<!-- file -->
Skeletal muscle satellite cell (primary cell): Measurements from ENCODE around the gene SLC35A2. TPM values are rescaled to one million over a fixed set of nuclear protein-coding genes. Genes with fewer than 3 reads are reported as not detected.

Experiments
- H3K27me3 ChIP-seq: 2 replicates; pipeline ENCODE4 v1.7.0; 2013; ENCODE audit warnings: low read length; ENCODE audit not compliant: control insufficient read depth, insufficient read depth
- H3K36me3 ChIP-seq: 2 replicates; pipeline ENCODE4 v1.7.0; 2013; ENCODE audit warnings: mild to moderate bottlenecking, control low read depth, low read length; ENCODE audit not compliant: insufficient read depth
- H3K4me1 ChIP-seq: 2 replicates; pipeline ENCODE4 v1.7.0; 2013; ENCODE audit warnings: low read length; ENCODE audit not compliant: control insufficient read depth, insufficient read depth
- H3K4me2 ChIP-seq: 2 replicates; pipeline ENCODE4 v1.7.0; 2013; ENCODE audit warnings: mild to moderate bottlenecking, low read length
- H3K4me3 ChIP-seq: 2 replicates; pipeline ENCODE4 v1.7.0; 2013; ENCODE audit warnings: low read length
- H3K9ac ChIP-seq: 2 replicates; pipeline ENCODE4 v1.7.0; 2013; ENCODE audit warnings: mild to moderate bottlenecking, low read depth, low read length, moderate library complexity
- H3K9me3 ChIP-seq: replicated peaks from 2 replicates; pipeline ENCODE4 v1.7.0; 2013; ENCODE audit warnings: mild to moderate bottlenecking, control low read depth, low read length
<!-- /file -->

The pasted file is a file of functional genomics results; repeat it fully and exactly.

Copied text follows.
Skeletal muscle satellite cell (primary cell): Measurements from ENCODE around the gene SLC35A2. TPM values are rescaled to one million over a fixed set of nuclear protein-coding genes. Genes with fewer than 3 reads are reported as not detected.

Experiments
- H3K27me3 ChIP-seq: 2 replicates; pipeline ENCODE4 v1.7.0; 2013; ENCODE audit warnings: low read length; ENCODE audit not compliant: control insufficient read depth, insufficient read depth
- H3K36me3 ChIP-seq: 2 replicates; pipeline ENCODE4 v1.7.0; 2013; ENCODE audit warnings: mild to moderate bottlenecking, control low read depth, low read length; ENCODE audit not compliant: insufficient read depth
- H3K4me1 ChIP-seq: 2 replicates; pipeline ENCODE4 v1.7.0; 2013; ENCODE audit warnings: low read length; ENCODE audit not compliant: control insufficient read depth, insufficient read depth
- H3K4me2 ChIP-seq: 2 replicates; pipeline ENCODE4 v1.7.0; 2013; ENCODE audit warnings: mild to moderate bottlenecking, low read length
- H3K4me3 ChIP-seq: 2 replicates; pipeline ENCODE4 v1.7.0; 2013; ENCODE audit warnings: low read length
- H3K9ac ChIP-seq: 2 replicates; pipeline ENCODE4 v1.7.0; 2013; ENCODE audit warnings: mild to moderate bottlenecking, low read depth, low read length, moderate library complexity
- H3K9me3 ChIP-seq: replicated peaks from 2 replicates; pipeline ENCODE4 v1.7.0; 2013; ENCODE audit warnings: mild to moderate bottlenecking, control low read depth, low read length